This weekend is practically shock full of festivals all over Japan, not the least all over Tokyo and nearby Yokohama! It is impossible to see even tiny part of all the festivals taking place so pick one or two and make the most of it! One of my personal favorites, and a good one for foreign tourists not used to or not very interested in hanging out with the huge crowds many festivals draw, is the comparably tiny Kuramae Matsuri, in Tokyo’s Taito Ward. The tiny shrine of Kuramae is not only so small that it flies under the radar of most festival aficionados, it also boasts what is often called the most beautiful Omikoshi in all of Edo. Granted, unless you are well studied up on the minute differences between different omikoshi, you are not likely to see much that is special, but the overall look of the omikoshi is nevertheless spectacular. You can use the tags at the end of the post to find more about this shrine, this omikoshi and this festival.
Many festivals feature taiko drummers giving performances once or twice along the festival route, when I visited the Kuramae Matsuri in 2013 I took these photos of a fairly large troupe doing their best to stay in the shadows, as the sun was fairly brutal that day. Taiko drumming is another one of the many “must see in real life” experiences that should be on the top of any tourist’s to see list when visiting Japan!
One thing you will almost always find at a traditional Japanese festival is the taiko troupe. Taiko drummers are used at most festivals to entertain or cheer the omikoshi carriers on. Sometimes at the shrine itself, near it, or somewhere along the route. I once visited a festival where they used the taiko drummers to calm the excited omikoshi crews down a little bit. Here at the Yoyogi Hachimangu festival which took place last week in Tokyo’s Shibuya ward there was a short performance to mark the half time of the omikoshi circuit around the parish. Taiko drummers are impossible to record correctly, the only way to experience it is to actually be there, and feel the drums in your body!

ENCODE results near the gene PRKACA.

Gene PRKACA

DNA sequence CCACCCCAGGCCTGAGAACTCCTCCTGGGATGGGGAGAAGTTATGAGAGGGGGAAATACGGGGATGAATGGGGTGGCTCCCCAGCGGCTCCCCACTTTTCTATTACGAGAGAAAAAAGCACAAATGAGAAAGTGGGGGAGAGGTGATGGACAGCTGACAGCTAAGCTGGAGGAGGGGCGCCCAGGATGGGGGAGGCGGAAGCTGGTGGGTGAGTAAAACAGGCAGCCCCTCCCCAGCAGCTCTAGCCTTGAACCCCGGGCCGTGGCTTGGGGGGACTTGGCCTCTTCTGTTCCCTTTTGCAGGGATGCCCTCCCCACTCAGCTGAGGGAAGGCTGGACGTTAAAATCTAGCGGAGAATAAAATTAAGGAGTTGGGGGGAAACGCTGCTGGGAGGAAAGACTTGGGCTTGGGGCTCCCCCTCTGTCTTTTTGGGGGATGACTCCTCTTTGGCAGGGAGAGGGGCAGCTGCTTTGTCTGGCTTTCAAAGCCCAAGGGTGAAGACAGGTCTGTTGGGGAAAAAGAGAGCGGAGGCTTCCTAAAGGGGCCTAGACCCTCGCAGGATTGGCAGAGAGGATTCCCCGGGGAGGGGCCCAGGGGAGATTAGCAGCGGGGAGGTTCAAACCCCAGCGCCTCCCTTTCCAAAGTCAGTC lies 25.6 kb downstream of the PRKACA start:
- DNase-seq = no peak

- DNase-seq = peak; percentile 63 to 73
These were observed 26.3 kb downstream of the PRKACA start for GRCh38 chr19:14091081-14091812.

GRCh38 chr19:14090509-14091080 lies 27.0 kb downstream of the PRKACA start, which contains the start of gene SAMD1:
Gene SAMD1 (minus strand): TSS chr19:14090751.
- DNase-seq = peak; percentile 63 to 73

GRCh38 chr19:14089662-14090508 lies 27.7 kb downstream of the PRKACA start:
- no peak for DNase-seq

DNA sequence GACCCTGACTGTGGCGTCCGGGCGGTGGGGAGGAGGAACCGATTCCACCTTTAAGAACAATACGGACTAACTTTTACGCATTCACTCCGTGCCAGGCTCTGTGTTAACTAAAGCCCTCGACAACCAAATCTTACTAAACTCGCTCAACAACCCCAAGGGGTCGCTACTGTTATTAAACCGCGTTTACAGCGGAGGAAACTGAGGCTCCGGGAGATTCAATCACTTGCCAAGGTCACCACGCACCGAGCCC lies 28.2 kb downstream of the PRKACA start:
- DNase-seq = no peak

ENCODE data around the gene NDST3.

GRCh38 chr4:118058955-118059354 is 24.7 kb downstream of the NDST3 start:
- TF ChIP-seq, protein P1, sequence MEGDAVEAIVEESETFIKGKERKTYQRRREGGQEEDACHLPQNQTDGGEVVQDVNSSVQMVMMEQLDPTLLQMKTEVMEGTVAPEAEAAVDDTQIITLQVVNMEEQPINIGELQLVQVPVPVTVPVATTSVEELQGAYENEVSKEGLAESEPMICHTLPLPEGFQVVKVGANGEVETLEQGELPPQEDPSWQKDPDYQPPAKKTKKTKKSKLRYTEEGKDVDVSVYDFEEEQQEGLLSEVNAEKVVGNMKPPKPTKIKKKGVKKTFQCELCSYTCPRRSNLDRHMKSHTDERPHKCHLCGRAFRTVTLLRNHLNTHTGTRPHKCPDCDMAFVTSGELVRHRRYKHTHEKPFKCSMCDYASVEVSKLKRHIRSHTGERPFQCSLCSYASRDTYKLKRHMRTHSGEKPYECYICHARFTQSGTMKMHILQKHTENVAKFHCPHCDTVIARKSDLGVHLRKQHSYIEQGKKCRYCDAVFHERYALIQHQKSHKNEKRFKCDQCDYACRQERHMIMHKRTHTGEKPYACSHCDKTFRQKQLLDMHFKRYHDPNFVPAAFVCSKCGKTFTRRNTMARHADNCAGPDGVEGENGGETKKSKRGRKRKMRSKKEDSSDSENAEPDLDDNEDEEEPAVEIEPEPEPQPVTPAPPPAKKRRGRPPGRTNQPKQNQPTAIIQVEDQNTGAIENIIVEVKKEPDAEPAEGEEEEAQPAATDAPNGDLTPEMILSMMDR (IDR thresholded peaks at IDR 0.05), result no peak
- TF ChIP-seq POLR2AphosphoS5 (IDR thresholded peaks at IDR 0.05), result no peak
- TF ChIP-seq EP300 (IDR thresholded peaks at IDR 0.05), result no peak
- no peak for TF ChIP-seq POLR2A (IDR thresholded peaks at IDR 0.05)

A couple of weeks ago we celebrated the Tanabata Festival here in Japan, which means that many shopping streets and town councils put on an event of some kind to entertain and attract customers and people. Although I did not have time to visit any this year, a couple of years ago I saw a great Taiko performance, big drums and lots of them, at the Kappabashi Tanabata festival. The group performing was roughly 50-50 men and women but where I happened to be crouching down there were only women in front of me! Their energy and performance was absolutely fantastic. Watching taiko from up close is a very physical experience as you can feel the drums as much as you can hear it. If you have the chance to see taiko this summer please do, it is one of these amazing cultural things that Japanese do so well.
This group is called Tawoo and seems to be a cultural organization with a more “tribal” look and feel than the traditional taiko groups of Japan. They have offices from Hokkaido to Okinawa and seem pretty well organized. Don’t miss them if you got the chance! They actually perform in the Karasuyama Fureaimatsuri today, if you happen to be close.
I am extremely fortunate in that I am born a walker. I love walking. Can’t get enough of it. And few cities are so perfectly walkable as Tokyo. I often get off trains a couple off stations early just to get the pleasure of walking the final part of my journey, and I seldom use connecting trains, preferring to get somewhat in the right direction and then walk the last bit. Yesterday I lucked out again as I walking to a place two stations Shinagawa, and halfway there I lucked out and happened to find myself at a street performance by one of Tokyo’s most famous taiko drumming groups, the Daigen group, who has won several top awards both nationally and internationally. Even their junior members looked tougher than most grown up men in the audience! Their manager kept asking us to get closer but from where I was at front every beat of the drums brought sharp pain to my ears so I can understand the audience for keeping their distance!